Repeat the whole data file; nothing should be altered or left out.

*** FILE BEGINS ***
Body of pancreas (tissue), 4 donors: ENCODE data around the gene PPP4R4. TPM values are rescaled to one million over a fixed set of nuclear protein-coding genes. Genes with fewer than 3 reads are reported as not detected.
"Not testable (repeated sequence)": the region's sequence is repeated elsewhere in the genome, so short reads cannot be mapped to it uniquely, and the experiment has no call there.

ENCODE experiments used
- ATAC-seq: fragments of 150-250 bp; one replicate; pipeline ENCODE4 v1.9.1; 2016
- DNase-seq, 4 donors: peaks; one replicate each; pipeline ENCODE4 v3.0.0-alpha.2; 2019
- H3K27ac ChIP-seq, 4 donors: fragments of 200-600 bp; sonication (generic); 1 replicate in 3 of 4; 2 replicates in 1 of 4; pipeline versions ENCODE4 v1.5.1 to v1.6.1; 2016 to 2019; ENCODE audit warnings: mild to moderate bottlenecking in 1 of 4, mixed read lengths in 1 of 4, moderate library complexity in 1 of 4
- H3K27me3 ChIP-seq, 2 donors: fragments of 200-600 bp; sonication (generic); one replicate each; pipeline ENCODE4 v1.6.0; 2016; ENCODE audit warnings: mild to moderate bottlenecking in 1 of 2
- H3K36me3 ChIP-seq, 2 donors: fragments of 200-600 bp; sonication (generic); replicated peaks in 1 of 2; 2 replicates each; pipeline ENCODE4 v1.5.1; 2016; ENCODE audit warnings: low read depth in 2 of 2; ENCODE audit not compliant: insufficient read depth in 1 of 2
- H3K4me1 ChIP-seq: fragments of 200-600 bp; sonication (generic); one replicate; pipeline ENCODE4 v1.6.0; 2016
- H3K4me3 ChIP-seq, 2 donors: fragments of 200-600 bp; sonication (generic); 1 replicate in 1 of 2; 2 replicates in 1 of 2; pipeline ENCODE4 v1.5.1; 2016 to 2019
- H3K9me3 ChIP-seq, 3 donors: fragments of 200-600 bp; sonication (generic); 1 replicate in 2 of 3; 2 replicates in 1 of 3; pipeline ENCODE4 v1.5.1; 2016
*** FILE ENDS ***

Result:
Body of pancreas (tissue), 4 donors: ENCODE data around the gene PPP4R4. TPM values are rescaled to one million over a fixed set of nuclear protein-coding genes. Genes with fewer than 3 reads are reported as not detected.
"Not testable (repeated sequence)": the region's sequence is repeated elsewhere in the genome, so short reads cannot be mapped to it uniquely, and the experiment has no call there.

ENCODE experiments used
- ATAC-seq: fragments of 150-250 bp; one replicate; pipeline ENCODE4 v1.9.1; 2016
- DNase-seq, 4 donors: peaks; one replicate each; pipeline ENCODE4 v3.0.0-alpha.2; 2019
- H3K27ac ChIP-seq, 4 donors: fragments of 200-600 bp; sonication (generic); 1 replicate in 3 of 4; 2 replicates in 1 of 4; pipeline versions ENCODE4 v1.5.1 to v1.6.1; 2016 to 2019; ENCODE audit warnings: mild to moderate bottlenecking in 1 of 4, mixed read lengths in 1 of 4, moderate library complexity in 1 of 4
- H3K27me3 ChIP-seq, 2 donors: fragments of 200-600 bp; sonication (generic); one replicate each; pipeline ENCODE4 v1.6.0; 2016; ENCODE audit warnings: mild to moderate bottlenecking in 1 of 2
- H3K36me3 ChIP-seq, 2 donors: fragments of 200-600 bp; sonication (generic); replicated peaks in 1 of 2; 2 replicates each; pipeline ENCODE4 v1.5.1; 2016; ENCODE audit warnings: low read depth in 2 of 2; ENCODE audit not compliant: insufficient read depth in 1 of 2
- H3K4me1 ChIP-seq: fragments of 200-600 bp; sonication (generic); one replicate; pipeline ENCODE4 v1.6.0; 2016
- H3K4me3 ChIP-seq, 2 donors: fragments of 200-600 bp; sonication (generic); 1 replicate in 1 of 2; 2 replicates in 1 of 2; pipeline ENCODE4 v1.5.1; 2016 to 2019
- H3K9me3 ChIP-seq, 3 donors: fragments of 200-600 bp; sonication (generic); 1 replicate in 2 of 3; 2 replicates in 1 of 3; pipeline ENCODE4 v1.5.1; 2016